“It’s not going to be enforceable. If we can’t enforce laws to curb street violence because of manpower issues, how can we enforce [and even stricter] curfew law?” he said.

Former Police Committee Chairman Anthony Beale (9th) has warned that the new ordinance would overburden police and “penalize our children for enjoying the summer months.”

But Chief Assistant Corporation Counsel Jeff Levine has stressed that parents or guardians could escape liability if the minor is on the sidewalk in front of their own or a neighbor’s house.

He has also noted that citations would not be written until police officers ask questions about the minor’s age and reason for being out on the street.

“In a situation where a minor is biking up and down, essentially on their own block, the officer would have the tools under this ordinance to conclude that it is not a curfew violation,” Levine assured aldermen last week.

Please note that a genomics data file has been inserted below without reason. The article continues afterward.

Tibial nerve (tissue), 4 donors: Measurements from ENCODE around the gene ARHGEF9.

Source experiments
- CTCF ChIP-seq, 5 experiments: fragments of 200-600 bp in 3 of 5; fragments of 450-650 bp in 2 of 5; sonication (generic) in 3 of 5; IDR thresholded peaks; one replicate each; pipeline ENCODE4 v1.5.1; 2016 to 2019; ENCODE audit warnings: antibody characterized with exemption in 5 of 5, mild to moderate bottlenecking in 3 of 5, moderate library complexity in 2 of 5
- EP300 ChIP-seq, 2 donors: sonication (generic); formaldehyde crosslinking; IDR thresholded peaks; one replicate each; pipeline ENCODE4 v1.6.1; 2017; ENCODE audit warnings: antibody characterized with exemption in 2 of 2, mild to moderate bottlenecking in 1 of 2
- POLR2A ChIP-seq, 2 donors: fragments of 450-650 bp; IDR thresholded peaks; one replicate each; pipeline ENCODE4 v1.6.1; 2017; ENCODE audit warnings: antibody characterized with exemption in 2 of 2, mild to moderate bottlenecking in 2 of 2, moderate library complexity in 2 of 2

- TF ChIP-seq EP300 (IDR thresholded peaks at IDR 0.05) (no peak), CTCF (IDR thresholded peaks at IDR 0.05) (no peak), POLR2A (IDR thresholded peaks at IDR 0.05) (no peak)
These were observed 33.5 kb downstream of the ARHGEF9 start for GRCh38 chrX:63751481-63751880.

So OK. You have what appears to be a LOGICAL and REASONABLE approach by the Police to try to keep kids safe. But is this NOT Government Intrusion? Just because I happen to agree with this one, doesn't really change the fact if it is or isn't. Does the Government have the Right to curtail one's Freedom. To interfere with the Child Parent Relationship? No matter how good the Intention? Or is this just commonsense and a necessity because some Parents just simply should not be? You decide.
Peter

Sources:
WLS 890 AM Radio - Chicago council OKs earlier curfew